By means of a simple introduction, I am an English teacher, aged 31 who moved this year from Manchester, UK to Dubai, UAE, having never set foot in the Middle East before. I must also mention that, although this piece reflects some negative aspects of teaching abroad, on the whole it is an amazing experience, which leaves me with no regrets. You can only fully get to know a culture after living there for one or two years – if you’ve only been a tourist for one or two weeks that’s not enough!
It must be said that everything I will say depends fully on (a) which country you mean by ‘abroad’ and (b) how you are, i.e. the old cliché of crisis and opportunity being two sides of the same coin. I would also add that I am a minor veteran of overseas life – my first ever teaching job being on no other than the Isle of Man, and at some point having also spent two years teaching at an International School in Helsinki, Finland.
The first challenge I will describe is the poisoned chalice of bureaucracy. Again this depends on where you go, but be prepared for draconian measures, such as blood tests, chest X-rays, finger-printing, palm prints, iris scans, in short – the works. This comes after you have provided a signed letter from each of your previous employers confirming the dates that you worked at their school. Sounds simple? We’re talking dozens of emails! The list continues… a transcript of your PGCE certificate from the University, and do make sure your qualifications have been fully ‘attested’ (this involves a solicitor, the foreign office, mingled with a dollop of cash, waiting and stress). But I’m going to an EU country you cry! Well, still be prepared for puzzling visits to the Magistrates, the local police et al. On the bright side, your school will be experienced in this, and will help you along the way.
Next, I would say the second biggest challenge is simply adapting. There will be a myriad of things which are different to your home country, laws, social mores etc. Logistically, being in a new environment gives challenges to your daily life at the beginning. You need to visit the doctor, but firstly there may be several things to think about: Where is the surgery? How do you make an appointment? Who do you see? (There may be few GPs and many various specialists) Have I got my health insurance yet? Is this covered? How much will medicine cost me? Etc… You may even find that your routine medication from back home is not authorised in the new country (yes it happened to me!). There may also be impassible boundaries placed in your way. My first wage was paid into my new bank account, but I couldn’t withdraw money as the bank would not give my bank card over without my producing my passport / an ID card. You guessed it – the passport was with the embassy, and had been for several weeks, whilst waiting for said ID to materialise. “It’s no problem,” said the bank. “Just come into the branch and we’ll hand you cash.”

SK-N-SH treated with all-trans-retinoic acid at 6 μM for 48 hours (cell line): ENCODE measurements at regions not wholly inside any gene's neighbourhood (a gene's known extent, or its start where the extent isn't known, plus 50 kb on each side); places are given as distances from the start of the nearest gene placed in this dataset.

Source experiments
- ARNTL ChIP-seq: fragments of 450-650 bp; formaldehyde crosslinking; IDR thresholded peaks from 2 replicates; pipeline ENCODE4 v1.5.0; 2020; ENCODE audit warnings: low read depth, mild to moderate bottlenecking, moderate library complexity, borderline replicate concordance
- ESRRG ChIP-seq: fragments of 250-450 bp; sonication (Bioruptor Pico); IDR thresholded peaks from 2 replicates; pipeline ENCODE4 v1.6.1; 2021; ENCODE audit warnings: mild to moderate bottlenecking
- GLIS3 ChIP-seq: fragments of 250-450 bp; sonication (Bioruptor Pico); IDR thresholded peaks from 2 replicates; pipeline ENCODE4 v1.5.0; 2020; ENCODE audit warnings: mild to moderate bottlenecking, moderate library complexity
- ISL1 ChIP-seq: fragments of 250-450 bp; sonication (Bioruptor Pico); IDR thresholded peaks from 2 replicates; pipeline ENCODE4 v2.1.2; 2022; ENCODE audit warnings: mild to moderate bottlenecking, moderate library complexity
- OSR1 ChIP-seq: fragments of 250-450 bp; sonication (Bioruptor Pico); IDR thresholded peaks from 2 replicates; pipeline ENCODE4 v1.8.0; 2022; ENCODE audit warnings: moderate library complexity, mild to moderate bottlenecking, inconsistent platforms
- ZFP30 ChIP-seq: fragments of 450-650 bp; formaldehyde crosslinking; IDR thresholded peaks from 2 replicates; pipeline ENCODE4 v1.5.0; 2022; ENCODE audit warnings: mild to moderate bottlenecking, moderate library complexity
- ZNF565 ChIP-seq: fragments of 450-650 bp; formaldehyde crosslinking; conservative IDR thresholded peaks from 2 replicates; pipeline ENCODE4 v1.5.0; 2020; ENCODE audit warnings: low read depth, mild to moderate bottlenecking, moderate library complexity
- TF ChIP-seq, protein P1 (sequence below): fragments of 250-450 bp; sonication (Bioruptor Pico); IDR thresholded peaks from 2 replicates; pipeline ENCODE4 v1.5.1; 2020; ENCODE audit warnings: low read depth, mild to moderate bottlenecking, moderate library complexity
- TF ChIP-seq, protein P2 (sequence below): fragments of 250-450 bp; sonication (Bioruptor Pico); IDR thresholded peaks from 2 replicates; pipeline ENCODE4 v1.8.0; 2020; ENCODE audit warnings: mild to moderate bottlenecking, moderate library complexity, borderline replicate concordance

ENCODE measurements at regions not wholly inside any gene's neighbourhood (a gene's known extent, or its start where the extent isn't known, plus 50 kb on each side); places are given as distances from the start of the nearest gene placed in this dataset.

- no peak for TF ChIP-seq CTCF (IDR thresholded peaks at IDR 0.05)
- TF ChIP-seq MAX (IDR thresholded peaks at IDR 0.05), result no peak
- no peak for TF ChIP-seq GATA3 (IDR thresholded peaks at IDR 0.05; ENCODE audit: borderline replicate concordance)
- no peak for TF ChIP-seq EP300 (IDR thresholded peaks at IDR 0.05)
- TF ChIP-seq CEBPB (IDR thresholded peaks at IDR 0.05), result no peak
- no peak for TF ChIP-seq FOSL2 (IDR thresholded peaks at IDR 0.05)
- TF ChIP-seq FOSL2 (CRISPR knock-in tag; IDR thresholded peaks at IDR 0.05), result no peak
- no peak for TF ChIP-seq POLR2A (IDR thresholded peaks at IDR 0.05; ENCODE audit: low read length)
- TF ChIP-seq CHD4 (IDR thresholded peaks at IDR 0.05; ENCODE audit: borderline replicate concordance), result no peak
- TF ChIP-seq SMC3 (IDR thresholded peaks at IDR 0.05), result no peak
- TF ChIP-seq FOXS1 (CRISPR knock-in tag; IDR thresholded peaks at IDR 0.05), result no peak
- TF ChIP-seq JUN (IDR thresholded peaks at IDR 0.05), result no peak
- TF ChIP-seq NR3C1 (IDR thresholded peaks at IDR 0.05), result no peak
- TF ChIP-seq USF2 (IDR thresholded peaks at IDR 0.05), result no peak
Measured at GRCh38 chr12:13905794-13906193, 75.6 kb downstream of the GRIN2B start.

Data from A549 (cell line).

“You’ll hand me cash, without me having ID?”
“No ma’am, you will need your ID.”
Again, the school will help you. And there will be new colleagues sharing in your commiseration whilst you bond over such small-scale catastrophes.
Thirdly comes the challenge of isolation. Away from friends and family, you will have to build new relationships and friendships. Personally, I think this is a great opportunity, but again there may be some practical limitations. At first you may not have the internet. You may not have a TV, sofa, the majority of your personal items – and you may not have a car. In some countries, getting set up with these things may take a while. For a start, you are not likely to be flush with cash straight away, particularly as you might be waiting for a refund of your flight ticket etc, but also you may need residency to even be able to get the internet and a driving license. Living in a bare shell without transport, possessions, and no friends – that’s isolating! Bear in mind also if you go somewhere where you can’t understand the language, it can get to you after a while. OK, you can survive, but that may not be enough for you.
My goodness, I haven’t even mentioned the teaching! There will be a new curriculum to get to grips with, and you will need to look beyond the Sceptred Isle to thinking of literature, history, geography etc in a more internationally-minded less ethnocentric way – as far as this is possible. Personally, yes, a new way of teaching is a challenge, but it is also a breath of fresh air and after all ‘a change is as good as a rest.’ You may find you and your teaching to be reinvigorated as a result.
To close, you will notice that these three main challenges will face you most at the beginning of your sojourn. The beginning may also be the time when you have the most energy, enthusiasm and excitement. So, my friends, after the honeymoon period the rot can set in, be prepared for a rollercoaster ride and the world’s your oyster. And on the plus side, you can look forward to the holiday of your dreams, you guessed it, coming back to the UK after several months and telling your tall tales to all and sundry really is the icing on the cake. Enjoy.